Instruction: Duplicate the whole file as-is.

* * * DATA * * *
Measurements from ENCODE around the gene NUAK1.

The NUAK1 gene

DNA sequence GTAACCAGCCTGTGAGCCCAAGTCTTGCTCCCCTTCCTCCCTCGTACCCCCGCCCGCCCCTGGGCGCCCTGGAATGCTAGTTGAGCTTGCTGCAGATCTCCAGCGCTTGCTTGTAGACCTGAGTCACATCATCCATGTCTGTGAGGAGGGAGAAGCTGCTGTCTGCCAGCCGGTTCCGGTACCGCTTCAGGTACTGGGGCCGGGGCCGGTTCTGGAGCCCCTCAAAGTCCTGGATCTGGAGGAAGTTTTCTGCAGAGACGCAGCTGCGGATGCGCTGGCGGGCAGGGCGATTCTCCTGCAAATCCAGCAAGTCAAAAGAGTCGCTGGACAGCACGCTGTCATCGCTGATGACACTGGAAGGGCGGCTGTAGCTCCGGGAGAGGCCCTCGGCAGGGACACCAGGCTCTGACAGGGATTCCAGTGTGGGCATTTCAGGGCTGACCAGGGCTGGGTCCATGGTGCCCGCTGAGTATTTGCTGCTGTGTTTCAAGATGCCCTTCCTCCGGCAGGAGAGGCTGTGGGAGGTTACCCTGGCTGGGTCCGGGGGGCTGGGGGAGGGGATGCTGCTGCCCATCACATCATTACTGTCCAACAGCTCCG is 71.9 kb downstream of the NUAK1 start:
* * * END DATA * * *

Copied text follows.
Measurements from ENCODE around the gene NUAK1.

The NUAK1 gene

DNA sequence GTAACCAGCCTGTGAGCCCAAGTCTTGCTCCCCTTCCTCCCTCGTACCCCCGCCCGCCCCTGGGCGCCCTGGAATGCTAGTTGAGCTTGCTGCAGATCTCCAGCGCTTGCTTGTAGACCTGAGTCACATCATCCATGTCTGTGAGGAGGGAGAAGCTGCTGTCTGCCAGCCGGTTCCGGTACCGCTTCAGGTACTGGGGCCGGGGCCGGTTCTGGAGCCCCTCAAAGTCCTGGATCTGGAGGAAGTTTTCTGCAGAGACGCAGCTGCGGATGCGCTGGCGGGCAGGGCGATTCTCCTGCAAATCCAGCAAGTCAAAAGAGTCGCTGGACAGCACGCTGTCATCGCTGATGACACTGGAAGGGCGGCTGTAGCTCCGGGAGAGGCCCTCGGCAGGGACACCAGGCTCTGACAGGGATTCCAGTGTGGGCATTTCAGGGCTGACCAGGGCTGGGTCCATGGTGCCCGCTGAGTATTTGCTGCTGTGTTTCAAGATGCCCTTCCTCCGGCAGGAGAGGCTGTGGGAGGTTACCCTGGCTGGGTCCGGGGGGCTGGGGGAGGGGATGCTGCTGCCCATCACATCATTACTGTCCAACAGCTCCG is 71.9 kb downstream of the NUAK1 start: